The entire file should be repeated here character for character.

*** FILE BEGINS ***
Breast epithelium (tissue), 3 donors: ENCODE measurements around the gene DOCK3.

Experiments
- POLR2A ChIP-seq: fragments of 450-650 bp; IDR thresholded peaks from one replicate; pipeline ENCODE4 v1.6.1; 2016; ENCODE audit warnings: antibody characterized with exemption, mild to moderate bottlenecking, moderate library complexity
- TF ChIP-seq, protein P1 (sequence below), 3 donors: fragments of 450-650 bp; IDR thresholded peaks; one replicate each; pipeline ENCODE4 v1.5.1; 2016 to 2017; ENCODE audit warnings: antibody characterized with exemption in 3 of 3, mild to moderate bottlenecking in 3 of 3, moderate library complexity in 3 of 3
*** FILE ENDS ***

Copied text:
Breast epithelium (tissue), 3 donors: ENCODE measurements around the gene DOCK3.

Experiments
- POLR2A ChIP-seq: fragments of 450-650 bp; IDR thresholded peaks from one replicate; pipeline ENCODE4 v1.6.1; 2016; ENCODE audit warnings: antibody characterized with exemption, mild to moderate bottlenecking, moderate library complexity
- TF ChIP-seq, protein P1 (sequence below), 3 donors: fragments of 450-650 bp; IDR thresholded peaks; one replicate each; pipeline ENCODE4 v1.5.1; 2016 to 2017; ENCODE audit warnings: antibody characterized with exemption in 3 of 3, mild to moderate bottlenecking in 3 of 3, moderate library complexity in 3 of 3